MINOT, N.D. — Coal Creek Station, near Underwood, is North Dakota's largest coal-fired power station.
It has two units, each rated at 550 megawatts, for a total maximum capacity of 1.1 gigawatts.
It provides jobs for a lot of people.
Hundreds at the plant itself, and hundreds more at the nearby Falkirk Mine, which is operated independently by a subsidiary of North American Coal but provides 100% of its output — about 7 to 8 million tons per year — to Coal Creek Station.
If you count the number of indirect jobs that rely on the commerce generated by all those plant workers and coal miners and their families, we're talking about a number in the thousands.
Earlier this year, Great River Energy, a Minnesota-based power generation and transmission company, announced that they were facing "economic challenges" and would be making a decision about Coal Creek's future sometime this year.
Multiple sources in various levels of government, as well as some sources in the energy industry, tell me they expect Great River to state their intentions at a meeting on May 6 of next week.
They believe the company will announce a search for a buyer for Coal Creek sometime in the next two years, while its existing contractual obligations to the regional power grid run out.
If no buyer is found, the facility would be shut down.
"It could be brought up," Great River spokesman Lyndon Anderson told me when I called him and asked about what I'd been hearing.
He refused to confirm or deny any details.
"Those are confidential meetings," he said. "They have meetings the first week of every month."
The wind industry's flacks and certain political commentators will tell you that coal's demise is inevitable because wind and natural gas work better.
It just ain't so.
On a level playing field, Coal Creek Station is one of the most efficient and reliable power plants in the nation. Coal is cheap and plentiful.
Its price is stable, unlike natural gas. Look at what's happening to the oil and gas industry right now.
Coal-fired power is reliable, unlike wind.
Unfortunately, we are not on a level playing field. Renewables such as wind have most-favored political status, enjoying massive subsidies and first-in-line privileges on the power grid.
How that is playing out in the Coal Creek situation, specifically, has everything to do with transmission capacity. Great River Energy owns a transmission line that runs from central North Dakota into Minnesota.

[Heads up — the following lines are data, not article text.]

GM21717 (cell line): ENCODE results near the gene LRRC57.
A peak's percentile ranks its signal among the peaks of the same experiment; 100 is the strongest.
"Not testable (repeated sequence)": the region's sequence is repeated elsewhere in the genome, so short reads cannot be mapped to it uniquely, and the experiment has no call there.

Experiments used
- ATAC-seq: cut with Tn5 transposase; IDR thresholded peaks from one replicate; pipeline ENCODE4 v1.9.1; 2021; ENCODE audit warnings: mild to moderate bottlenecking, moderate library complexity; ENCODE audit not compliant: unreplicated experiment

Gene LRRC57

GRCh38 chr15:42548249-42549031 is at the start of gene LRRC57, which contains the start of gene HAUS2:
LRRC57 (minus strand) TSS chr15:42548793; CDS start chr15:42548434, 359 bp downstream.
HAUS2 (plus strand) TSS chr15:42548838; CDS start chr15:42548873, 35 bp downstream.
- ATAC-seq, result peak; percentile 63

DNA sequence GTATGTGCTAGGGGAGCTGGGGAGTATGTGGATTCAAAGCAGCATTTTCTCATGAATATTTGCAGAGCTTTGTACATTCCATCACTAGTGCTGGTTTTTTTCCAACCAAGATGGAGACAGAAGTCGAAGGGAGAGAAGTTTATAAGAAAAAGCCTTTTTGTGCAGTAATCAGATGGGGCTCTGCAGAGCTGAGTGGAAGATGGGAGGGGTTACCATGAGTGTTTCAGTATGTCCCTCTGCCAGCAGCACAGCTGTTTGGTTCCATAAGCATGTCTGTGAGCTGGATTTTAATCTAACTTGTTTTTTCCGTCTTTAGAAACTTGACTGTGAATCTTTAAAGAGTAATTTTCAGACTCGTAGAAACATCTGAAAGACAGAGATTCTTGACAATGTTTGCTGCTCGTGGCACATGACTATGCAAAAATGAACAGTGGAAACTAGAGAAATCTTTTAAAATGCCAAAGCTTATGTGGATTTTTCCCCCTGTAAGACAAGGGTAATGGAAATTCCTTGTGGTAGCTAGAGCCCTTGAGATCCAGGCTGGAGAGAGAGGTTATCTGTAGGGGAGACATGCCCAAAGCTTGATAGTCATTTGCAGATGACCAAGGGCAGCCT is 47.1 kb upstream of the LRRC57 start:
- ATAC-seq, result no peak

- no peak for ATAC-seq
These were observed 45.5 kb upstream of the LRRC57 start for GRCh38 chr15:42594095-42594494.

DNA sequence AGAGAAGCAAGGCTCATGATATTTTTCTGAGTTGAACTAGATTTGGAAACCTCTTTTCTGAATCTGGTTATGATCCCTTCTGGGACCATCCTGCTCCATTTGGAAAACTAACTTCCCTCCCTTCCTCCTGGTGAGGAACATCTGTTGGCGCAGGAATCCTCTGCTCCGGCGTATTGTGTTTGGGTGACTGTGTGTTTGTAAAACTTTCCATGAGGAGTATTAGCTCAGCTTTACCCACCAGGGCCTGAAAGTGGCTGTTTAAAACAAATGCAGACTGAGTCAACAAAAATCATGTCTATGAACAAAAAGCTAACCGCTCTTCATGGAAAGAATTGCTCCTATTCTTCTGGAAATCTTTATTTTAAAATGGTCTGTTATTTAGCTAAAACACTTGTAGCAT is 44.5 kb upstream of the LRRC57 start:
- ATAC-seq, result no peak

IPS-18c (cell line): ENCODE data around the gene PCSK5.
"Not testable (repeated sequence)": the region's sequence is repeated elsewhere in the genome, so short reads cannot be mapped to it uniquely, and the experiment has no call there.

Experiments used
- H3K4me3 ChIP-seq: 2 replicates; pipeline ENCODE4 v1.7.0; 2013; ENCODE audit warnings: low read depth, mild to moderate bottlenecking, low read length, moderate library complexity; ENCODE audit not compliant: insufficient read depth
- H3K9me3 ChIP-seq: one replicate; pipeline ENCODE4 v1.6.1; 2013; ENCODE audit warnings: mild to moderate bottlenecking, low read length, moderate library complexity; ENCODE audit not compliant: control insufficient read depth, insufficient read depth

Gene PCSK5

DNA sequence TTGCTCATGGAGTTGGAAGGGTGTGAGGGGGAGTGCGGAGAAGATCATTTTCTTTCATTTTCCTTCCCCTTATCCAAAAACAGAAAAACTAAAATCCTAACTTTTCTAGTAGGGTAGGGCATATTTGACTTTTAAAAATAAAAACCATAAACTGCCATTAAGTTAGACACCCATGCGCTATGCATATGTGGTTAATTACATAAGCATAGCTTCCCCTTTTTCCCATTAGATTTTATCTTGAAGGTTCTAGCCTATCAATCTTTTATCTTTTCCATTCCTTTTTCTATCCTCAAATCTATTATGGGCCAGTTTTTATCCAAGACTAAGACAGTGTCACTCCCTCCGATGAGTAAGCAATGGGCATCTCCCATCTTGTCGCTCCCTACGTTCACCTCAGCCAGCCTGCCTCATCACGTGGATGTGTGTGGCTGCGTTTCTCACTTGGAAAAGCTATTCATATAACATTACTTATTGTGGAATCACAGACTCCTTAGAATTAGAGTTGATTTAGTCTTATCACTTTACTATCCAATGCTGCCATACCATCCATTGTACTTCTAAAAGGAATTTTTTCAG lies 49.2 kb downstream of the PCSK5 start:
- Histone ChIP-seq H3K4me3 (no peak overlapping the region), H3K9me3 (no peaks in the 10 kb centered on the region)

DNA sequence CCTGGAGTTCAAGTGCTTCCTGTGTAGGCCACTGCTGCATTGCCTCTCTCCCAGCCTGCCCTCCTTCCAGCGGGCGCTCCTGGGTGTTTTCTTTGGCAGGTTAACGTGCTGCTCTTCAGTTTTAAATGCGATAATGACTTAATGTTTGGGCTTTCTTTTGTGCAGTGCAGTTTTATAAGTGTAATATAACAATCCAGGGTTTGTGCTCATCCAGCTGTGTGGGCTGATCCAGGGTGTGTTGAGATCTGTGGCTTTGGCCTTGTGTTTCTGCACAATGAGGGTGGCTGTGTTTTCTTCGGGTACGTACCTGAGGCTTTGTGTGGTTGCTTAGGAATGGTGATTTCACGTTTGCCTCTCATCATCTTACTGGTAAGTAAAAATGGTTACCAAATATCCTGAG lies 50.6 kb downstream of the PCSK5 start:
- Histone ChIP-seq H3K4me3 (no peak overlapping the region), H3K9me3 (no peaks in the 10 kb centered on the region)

It was built in a different political era. Constructing a new transmission line to serve wind farms in western North Dakota would probably take the better part of a decade and a huge investment of capital in lobbying and regulatory proceedings and public relations before construction could even begin.
If it could be constructed at all; the politics around that sort of project are fraught.
If Coal Creek is gone, the line the plant is currently using becomes available for wind power.
Great River is under pressure from its Minnesota-based customers to rid itself of coal power. Minnesota's politics, particularly in the areas Great River serves, are very different from North Dakota's.
There is no small amount of ideological opposition to coal.
The North Dakota officials I spoke to were hopeful Great River would find a buyer, but just how motivated the company will be to sell the plant to a competitor, if it comes to that, is an open question.
In the meantime, thousands of jobs hang in the balance, not to mention the reliability of our regional power grid, and the price we all pay for electricity.
Government interference in the energy markets has incentivized a lot of short-term thinking as energy companies pursue profits from renewables, which are almost entirely the product of politics instead of market realities.
What happens when the subsidies and special treatment stops?
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Rob Port, founder of SayAnythingBlog.com, is a Forum Communications commentator. Reach him on Twitter at @robport or via email at email@example.com.